I was on a hike recently, and while trekking through the forest, I stopped regularly to admire the magnificent trees. Up close, each was different, with idiosyncratic patterns, leaves, and scars. When I made it to the top of a nearby hill, however, and glanced over said forest, I was struck by the homogeneity. The individual trees, all so unique at first, looked identical from afar. I imagined, for a second, that this is (a) probably how our Overlord views his army of writers and (b) how black metal bands appear to fans of the genre. The constricting nature of the music and over-saturation by literally thousands of artists makes standing out very difficult. Enter Chilean band, Drimys Winteri, named after a particular type of tree typically found in Chile and Argentina. Excelsa Natura is the band’s first album. The question becomes, is there enough here to make you notice them in an already densely packed forest?
The name of the band; an illegible and somewhat pretentious logo; an album title that references nature; a cover showing untrammeled and untouched wilderness. You don’t have to be an AMG veteran to know we’re dealing with a traditional slice o’ atmospheric black metal here. Drimys Winteri follow closely in the footsteps of bands like Saor, Winterfylleth, and Wolves in the Throne Room in providing black metal that focuses on atmosphere rather than brute aggression. While all the traditional elements of the genre (tremolo picking, distorted guitars, screeched vocals) are present, the focus is on melody and harmony.
The good news is that when they get it right, Drimys Winteri bring the riffs but also manage to integrate them into well-composed, tight and consistently interesting tracks. Songs like “Orgullosa Naturaleza I (Verde Calma),” are catchy, thematically coherent and intelligent. “Orgullosa” alternates between mid-tempo atmospheric sections, furious blast beats, and harsh wails. But the same riff underpins most the song, so it all feels consistent and logical. And because of the pace and dynamics of the track shift, it doesn’t become wearying. That’s smart songwriting. Not all the songs fare as well, sadly. “Microcosmos Simbolico,” suffers from just a little too much repetition, giving the impression that the band was short on ideas. Elsewhere, on tracks like “Magico Velo Gris,” Drimys Winteri exhibit a knack for changing tempo between movements crisply and organically. As a result, both Excelsa Natura and the songs therein flow smoothly. At just over 40 minutes, it doesn’t succumb to the habit some bands have of not knowing when to stop—ahem, Evohé, ahem.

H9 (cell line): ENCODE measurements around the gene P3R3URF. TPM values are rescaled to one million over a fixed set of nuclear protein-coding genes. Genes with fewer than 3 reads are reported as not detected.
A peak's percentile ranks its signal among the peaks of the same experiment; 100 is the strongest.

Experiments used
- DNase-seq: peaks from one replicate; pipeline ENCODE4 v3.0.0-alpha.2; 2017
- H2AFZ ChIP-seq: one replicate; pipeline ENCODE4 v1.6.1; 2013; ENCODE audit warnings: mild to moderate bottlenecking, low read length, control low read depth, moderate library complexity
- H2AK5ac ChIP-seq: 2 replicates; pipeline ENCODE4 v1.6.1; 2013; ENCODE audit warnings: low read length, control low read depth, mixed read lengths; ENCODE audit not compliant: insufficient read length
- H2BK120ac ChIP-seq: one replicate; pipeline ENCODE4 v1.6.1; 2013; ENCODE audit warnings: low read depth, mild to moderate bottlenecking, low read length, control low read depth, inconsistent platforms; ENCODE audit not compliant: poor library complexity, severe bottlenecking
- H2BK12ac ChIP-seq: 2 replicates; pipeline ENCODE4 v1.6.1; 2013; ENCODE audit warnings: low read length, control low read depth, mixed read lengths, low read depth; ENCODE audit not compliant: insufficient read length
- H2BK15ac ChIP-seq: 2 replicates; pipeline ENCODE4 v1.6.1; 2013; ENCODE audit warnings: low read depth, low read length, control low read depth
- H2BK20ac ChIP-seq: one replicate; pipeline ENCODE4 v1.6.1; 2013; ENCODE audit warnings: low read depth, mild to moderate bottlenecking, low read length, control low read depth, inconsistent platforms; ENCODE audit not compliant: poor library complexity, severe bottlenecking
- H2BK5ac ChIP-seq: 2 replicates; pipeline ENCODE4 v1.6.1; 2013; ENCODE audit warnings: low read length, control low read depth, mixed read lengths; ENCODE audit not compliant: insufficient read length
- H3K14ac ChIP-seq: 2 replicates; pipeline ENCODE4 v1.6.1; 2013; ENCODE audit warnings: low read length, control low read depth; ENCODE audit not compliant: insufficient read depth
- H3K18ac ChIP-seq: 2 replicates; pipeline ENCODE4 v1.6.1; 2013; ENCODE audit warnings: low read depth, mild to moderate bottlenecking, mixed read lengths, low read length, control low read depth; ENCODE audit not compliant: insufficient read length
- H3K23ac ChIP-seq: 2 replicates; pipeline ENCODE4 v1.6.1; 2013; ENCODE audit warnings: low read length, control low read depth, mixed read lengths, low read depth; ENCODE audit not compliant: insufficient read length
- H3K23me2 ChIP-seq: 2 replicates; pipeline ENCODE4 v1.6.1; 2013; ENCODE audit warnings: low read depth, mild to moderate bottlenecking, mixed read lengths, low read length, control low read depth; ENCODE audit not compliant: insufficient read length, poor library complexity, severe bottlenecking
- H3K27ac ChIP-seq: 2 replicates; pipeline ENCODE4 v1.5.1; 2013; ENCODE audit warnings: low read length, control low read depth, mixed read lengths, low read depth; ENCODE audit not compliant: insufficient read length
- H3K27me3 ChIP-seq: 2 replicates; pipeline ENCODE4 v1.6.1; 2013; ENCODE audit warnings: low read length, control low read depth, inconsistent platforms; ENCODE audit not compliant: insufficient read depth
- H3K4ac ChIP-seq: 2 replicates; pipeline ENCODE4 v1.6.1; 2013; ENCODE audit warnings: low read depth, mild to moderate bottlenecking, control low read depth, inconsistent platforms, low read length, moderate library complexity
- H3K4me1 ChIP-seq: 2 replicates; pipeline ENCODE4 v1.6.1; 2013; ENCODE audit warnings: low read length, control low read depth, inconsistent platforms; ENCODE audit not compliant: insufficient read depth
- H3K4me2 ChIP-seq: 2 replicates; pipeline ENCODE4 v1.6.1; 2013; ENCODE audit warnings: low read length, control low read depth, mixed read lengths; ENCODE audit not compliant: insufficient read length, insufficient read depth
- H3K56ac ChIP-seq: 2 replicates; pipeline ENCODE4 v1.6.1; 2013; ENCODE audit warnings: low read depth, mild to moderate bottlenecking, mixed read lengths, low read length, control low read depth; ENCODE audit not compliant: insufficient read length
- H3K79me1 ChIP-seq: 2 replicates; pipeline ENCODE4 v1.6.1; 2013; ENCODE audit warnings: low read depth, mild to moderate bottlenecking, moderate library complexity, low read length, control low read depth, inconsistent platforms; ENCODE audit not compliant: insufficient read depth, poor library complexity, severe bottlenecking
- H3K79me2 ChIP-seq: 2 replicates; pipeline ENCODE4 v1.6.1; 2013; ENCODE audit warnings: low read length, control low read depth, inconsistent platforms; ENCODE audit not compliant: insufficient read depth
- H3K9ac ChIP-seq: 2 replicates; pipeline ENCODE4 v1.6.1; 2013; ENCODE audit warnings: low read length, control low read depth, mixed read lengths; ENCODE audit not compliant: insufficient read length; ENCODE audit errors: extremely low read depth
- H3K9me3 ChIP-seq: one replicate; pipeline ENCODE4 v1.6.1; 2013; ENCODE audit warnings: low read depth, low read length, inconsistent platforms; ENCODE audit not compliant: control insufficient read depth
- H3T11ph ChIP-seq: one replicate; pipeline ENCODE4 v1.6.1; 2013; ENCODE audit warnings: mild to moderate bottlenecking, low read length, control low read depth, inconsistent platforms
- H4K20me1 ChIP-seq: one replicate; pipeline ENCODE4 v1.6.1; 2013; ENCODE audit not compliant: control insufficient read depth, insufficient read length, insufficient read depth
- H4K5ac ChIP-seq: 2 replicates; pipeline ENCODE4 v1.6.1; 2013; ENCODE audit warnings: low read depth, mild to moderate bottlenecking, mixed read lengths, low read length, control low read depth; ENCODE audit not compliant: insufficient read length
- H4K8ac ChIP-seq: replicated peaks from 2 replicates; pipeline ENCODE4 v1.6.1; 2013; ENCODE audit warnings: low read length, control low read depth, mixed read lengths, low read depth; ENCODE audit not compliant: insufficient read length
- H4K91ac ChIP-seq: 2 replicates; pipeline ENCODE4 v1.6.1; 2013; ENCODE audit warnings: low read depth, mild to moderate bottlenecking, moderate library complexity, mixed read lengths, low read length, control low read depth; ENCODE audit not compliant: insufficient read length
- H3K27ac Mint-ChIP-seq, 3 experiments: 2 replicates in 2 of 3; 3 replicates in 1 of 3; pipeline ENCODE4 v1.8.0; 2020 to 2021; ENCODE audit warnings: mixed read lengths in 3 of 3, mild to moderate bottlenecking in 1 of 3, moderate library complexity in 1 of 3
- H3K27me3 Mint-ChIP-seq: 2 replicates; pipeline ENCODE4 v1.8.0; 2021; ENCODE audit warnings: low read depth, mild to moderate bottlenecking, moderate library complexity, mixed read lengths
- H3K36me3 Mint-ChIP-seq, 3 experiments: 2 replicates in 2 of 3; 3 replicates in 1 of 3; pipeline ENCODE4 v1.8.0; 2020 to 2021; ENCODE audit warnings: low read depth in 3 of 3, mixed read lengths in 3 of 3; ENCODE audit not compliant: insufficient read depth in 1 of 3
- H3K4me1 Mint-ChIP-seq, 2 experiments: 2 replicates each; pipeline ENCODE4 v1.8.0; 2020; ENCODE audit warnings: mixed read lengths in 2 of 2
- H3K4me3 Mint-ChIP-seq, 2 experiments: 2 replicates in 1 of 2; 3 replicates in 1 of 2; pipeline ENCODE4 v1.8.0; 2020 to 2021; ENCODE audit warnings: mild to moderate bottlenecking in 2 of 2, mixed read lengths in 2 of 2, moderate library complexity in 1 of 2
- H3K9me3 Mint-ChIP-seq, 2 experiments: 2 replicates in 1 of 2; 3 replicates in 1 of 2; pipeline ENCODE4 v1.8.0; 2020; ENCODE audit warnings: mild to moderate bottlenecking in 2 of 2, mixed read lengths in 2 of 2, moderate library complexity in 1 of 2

The real downside is that you’ve heard all of this before. Master of Muppets complained in his review of another atmoblack Chilean band that it had become indistinguishable from a host of others. The exact same accusation can be leveled at Drimys Winteri. From the riffs to the structure of the songs to the obligatory (and boring) “interlude,” there’s nothing new here. These guys are taking a well-honed formula and simply riffing on it, without any real attempts at true originality. Their take is intelligent and catchy, sure, but it lacks a truly personal stamp. Or, to put it another way, instead of dancing gingerly with their genre, you wish they would just grab it by the balls. Closer “Orgullosa Naturaleza II” is also a curious choice to end Excelsa Natura: it lacks the discipline of earlier tracks, and by ending so suddenly, offers no denouement for what has proceeded it. It feels as if Drimys Winteri got halfway through the song and just decided “Fuck it, we’re done.”
Excelsa Natura is an unoriginal album that’s executed reasonably well. The songs are generally interesting and well-composed, but these are not enough to overcome a strong sense of deja-vu. Because this is their first album, and the band members are clearly still establishing themselves, I’m happy to let the lack of originality slide (this time!). There is more than enough potential here and fans of the genre will find much to enjoy. It’s a fine enough album, but for a tree to stand out in a forest, it needs to be more than just “fine.” Drimys Winteri needs to find that something different to tower over its contemporaries.